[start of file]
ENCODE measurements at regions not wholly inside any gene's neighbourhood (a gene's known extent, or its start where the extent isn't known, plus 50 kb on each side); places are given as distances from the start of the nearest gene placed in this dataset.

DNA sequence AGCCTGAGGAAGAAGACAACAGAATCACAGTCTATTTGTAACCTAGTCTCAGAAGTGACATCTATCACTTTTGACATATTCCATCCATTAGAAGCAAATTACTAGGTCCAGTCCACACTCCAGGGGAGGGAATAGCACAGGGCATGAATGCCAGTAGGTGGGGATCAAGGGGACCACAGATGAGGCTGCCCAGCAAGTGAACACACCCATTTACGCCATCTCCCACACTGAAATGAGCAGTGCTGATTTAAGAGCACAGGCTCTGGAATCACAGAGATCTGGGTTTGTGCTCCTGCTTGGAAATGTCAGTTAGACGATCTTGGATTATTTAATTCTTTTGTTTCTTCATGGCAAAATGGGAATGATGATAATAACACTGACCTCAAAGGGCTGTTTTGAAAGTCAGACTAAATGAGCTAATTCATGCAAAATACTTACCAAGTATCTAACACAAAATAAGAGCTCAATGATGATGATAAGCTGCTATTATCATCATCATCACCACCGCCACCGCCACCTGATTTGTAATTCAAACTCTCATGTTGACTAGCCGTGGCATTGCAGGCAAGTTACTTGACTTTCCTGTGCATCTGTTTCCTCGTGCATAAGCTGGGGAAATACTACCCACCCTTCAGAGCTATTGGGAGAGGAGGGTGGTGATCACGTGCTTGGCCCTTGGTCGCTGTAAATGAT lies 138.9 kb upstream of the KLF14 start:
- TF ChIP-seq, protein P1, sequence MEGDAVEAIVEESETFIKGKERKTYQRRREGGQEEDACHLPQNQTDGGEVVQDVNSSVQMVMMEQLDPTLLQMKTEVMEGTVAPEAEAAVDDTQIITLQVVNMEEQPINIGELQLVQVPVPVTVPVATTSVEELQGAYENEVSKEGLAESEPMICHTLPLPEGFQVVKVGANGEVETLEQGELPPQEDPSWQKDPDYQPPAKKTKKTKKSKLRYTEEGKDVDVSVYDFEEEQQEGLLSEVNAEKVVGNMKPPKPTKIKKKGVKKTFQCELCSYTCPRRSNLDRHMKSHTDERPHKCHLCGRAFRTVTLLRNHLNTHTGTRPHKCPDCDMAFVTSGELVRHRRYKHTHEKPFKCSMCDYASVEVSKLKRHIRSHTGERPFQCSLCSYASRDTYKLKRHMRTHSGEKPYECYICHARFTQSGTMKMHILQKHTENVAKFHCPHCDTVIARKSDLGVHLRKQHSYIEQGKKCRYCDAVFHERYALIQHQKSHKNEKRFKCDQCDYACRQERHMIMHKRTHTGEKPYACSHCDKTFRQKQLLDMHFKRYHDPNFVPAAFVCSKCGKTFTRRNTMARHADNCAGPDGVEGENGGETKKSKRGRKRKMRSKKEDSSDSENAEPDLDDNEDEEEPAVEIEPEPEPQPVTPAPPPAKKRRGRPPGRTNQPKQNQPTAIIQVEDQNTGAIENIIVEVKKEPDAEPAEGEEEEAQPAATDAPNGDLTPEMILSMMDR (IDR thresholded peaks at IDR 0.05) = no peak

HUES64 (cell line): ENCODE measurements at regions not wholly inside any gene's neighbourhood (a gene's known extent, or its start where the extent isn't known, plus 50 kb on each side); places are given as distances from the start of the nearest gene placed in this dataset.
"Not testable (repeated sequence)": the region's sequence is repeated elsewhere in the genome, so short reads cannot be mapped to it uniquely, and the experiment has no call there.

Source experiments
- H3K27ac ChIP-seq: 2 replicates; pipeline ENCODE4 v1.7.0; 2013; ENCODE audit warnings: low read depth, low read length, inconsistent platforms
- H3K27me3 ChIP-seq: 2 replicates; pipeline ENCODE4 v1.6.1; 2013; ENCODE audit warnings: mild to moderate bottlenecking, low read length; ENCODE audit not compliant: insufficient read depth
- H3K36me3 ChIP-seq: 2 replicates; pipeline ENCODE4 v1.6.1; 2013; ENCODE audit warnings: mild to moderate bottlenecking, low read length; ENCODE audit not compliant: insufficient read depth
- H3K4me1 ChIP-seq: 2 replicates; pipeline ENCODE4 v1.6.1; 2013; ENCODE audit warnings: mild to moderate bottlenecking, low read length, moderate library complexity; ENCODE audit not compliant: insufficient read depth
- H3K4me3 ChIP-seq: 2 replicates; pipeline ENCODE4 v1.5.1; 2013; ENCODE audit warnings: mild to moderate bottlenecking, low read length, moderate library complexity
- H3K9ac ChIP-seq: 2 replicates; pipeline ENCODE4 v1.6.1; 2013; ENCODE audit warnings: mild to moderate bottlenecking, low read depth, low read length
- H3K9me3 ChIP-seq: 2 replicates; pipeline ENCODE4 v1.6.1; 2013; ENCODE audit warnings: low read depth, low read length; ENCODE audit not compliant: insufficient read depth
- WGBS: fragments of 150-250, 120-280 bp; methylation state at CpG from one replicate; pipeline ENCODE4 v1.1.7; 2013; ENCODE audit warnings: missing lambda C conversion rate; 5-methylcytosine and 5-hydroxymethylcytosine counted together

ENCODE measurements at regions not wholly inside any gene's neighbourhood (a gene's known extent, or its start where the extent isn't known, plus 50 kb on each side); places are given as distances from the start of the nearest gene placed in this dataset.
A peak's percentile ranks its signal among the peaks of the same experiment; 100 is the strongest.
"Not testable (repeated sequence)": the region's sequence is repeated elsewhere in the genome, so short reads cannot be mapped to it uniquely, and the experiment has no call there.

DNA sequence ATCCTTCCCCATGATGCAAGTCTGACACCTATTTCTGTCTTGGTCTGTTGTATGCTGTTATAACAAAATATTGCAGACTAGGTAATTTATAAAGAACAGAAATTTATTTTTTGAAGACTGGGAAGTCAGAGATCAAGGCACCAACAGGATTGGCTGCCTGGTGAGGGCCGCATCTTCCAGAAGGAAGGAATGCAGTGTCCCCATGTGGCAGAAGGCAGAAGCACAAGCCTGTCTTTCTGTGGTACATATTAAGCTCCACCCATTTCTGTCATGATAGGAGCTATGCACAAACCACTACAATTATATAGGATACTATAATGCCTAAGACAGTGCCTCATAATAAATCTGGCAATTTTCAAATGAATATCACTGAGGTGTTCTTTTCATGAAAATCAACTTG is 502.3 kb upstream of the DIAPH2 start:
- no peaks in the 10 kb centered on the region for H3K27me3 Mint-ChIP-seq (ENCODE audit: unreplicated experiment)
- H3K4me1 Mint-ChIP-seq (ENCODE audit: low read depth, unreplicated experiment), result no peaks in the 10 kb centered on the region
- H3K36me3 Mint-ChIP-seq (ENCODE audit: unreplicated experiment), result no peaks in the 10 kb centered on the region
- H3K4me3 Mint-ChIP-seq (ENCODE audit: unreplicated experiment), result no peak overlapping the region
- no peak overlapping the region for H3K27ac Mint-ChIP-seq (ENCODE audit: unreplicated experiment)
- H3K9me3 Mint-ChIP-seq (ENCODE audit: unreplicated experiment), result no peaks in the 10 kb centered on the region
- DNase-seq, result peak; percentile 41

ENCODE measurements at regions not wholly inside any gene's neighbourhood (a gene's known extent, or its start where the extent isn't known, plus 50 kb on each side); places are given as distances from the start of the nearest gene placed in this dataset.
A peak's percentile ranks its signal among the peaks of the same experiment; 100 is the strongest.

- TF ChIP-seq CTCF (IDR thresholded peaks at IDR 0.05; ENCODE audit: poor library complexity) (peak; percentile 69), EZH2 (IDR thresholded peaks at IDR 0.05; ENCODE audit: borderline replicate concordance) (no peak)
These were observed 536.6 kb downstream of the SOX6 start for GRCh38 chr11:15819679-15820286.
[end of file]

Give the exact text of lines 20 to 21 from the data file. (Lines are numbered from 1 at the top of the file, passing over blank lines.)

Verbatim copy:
- H3K4me1 Mint-ChIP-seq (ENCODE audit: low read depth, unreplicated experiment), result no peaks in the 10 kb centered on the region
- H3K36me3 Mint-ChIP-seq (ENCODE audit: unreplicated experiment), result no peaks in the 10 kb centered on the region